VENTURA — Plans to redevelop an iconic restaurant on San Diego Bay with a larger dining-themed project can be reviewed by the California Coastal Commission, according to a March 8 vote by commissioners in Ventura.
Whether the Coastal Commission has authority to review restaurant projects was the central question of a dispute resolution between the state agency and the Unified Port District of San Diego.
Commissioners, in a 9-1 vote, determined they do have authority to appeal or review restaurant projects. The Brigantine currently proposes building a large dining-themed project on San Diego Bay. Boaters would have a dock-and-dine option at the proposed Portside Pier complex, according to plans.
Port of San Diego representatives argued the Coastal Commission couldn’t appeal or dispute restaurant developments within the five-city district’s jurisdiction.
The Coastal Commission, conversely, worried whether being precluded from appealing The Brigantine’s Portside Pier project would prevent the agency from reviewing similar development in the future.
There are as many as 60 restaurant developments on tap within the port district, according to Coastal Commission staff.
Rebecca Harrington, a member of the port district’s legal counsel, alleged the Coastal Commission failed to follow due process.
She added the port district is not a local government but instead its own entity. The Coastal Commission’s authority to appeal or dispute projects like Portside Pier only applies to city and county governments, not port districts, Harrington added.
There are 11 existing dock-and-dines in the Port of San Diego, all of which are non-appealable, according to Harrington.
Steven Kaufmann, who spoke to commissioners on behalf of The Brigantine, called the dispute resolution an “invented proceeding.”
“You don’t have the inherent authority, as an administrative agency, to create proceedings that aren’t otherwise in the Coastal Act or your regulations,” Kauffman told commissioners.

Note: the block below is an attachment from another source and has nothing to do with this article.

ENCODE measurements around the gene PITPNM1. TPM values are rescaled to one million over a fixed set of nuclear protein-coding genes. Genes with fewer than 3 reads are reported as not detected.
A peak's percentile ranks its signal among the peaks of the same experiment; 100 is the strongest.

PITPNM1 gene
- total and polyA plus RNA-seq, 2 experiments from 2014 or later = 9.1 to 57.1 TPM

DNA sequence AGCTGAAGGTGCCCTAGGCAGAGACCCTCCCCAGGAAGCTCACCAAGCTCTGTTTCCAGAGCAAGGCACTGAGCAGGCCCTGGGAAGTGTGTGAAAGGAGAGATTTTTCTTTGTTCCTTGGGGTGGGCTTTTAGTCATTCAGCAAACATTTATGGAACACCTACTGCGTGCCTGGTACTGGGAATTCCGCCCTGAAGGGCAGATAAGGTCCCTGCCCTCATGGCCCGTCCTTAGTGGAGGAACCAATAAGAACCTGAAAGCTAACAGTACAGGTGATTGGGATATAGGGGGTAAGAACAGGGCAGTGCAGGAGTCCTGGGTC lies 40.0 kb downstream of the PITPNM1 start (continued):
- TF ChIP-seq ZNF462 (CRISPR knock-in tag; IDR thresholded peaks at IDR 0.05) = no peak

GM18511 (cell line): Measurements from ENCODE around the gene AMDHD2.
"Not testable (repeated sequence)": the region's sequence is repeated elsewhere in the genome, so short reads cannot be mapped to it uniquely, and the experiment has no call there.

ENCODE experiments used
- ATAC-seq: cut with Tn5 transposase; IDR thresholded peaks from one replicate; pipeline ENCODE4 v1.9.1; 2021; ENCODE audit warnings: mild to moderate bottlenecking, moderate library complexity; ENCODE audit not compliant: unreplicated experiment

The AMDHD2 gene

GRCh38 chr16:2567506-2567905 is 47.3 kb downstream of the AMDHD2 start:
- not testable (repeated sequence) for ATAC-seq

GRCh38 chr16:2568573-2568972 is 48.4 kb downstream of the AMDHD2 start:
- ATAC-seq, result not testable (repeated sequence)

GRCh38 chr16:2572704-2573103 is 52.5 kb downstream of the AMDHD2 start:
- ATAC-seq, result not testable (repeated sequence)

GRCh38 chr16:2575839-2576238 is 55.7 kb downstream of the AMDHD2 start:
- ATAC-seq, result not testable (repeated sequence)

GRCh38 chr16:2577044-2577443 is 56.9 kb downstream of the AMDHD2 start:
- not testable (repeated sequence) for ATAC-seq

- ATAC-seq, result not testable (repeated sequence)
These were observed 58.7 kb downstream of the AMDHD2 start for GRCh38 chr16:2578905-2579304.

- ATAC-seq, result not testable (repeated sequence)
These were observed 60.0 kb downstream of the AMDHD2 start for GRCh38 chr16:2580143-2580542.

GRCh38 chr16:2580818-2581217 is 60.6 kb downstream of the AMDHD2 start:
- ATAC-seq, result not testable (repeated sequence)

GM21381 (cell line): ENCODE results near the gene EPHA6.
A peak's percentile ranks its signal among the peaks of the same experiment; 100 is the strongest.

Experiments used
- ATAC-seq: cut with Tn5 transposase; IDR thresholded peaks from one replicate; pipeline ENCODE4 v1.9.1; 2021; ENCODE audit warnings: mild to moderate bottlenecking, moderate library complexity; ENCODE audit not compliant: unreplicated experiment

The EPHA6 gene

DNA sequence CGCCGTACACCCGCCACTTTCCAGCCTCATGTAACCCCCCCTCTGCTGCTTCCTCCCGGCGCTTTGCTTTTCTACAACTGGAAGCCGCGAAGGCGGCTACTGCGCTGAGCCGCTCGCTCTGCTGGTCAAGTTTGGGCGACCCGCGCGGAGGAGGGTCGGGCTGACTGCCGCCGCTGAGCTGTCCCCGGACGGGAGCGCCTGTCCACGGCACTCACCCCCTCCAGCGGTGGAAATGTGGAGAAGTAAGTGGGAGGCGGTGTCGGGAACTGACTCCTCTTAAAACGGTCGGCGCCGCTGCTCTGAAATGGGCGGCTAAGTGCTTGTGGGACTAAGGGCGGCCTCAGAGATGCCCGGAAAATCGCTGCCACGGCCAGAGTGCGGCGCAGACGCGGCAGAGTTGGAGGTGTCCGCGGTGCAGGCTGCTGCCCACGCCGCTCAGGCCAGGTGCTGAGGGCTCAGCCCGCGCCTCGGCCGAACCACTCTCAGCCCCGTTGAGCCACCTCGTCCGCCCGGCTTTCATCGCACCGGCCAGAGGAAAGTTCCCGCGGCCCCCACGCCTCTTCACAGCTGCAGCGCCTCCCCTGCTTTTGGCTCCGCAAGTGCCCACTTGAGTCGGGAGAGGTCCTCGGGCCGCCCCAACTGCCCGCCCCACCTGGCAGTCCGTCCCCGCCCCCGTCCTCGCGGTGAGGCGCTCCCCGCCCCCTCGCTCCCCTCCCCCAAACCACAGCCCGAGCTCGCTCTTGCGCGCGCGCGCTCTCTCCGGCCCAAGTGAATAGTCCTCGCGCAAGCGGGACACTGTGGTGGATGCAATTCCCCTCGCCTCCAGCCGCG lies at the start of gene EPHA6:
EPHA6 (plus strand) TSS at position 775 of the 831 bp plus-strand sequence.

Coastal Commission members and staff both stated the Portside Pier proposal has a few issues in need of resolution.
“This project … hasn’t been reviewed by this commission for consistency for [Coastal Act] policies,” Karl Schwing, the Coastal Commission’s San Diego Coast deputy director, told commissioners. “There are concerns with several aspects of the project, including its size, intensity of use, and resulting effects on coastal access, marine resources [and] visual resources.”
Counsel for the Coastal Commission added the state agency would still have the authority to address and review its concerns of the Portside Pier project at a later date, regardless of whether the March 8 dispute resolution was held (or even necessary).
One such issue was the project’s increase of water coverage. Increases in water coverage are generally reserved for projects where coastal-dependent use is the predominant theme. The only coastal-dependent use element of the Portside Pier plan is the dock-and-dine proposal. Coastal Commission staff stated the dock-and-dine element is not a dominant theme or use of the Portside Pier proposal.
The Coastal Commission also challenged the project’s parking plans and signage.
Commissioner Greg Cox, who was the sole vote against the prevailing motion, said although he’d like to see The Brigantine’s proposal to come to reality, there are still issues the commission and port district still need to resolve.
“It does seem like it’s going to be a substantially bigger facility. I know one of the issues I think our staff had raised was in regards to the public access. I do think there are some legitimate issues there,” Cox said. “I’d like to see this project move forward on an expeditious manner, but I think there’s some issues that probably still need to be worked out.”
Commissioners were originally scheduled to vote on an appeal of The Brigantine’s proposal. However the appeal was postponed after commission staff and port district did not see eye-to-eye on whether the state agency could review the project at this time.
The Coastal Commission could revisit the appeal as early as May, when the quasi-judicial state agency meets in San Diego.
Conceptual plans to replace Anthony’s Fish, a longstanding restaurant in Downtown San Diego, with a new restaurant plaza known as Portside Pier were approved by the Port of San Diego’s Board of Port Commissioners in December 2016. Anthony’s first opened its doors in 1946; the restaurant officially closed its doors on Jan. 31.
The Brigantine beat out five other proposals to redevelop the waterfront property.
Current plans call for Portside Pier to replace the current Anthony’s structure on the eastern bay with new restaurants, dock-and-dine opportunities for boaters and a public viewing dock.
Portside Pier would be a two-story restaurant redevelopment featuring four dining concepts and three public access amenities.
A dock-and-dine feature would be able to accommodate up to 12 vessels.
The Coastal Commission met March 8 and 9 in Ventura.
Port of San Diego rendering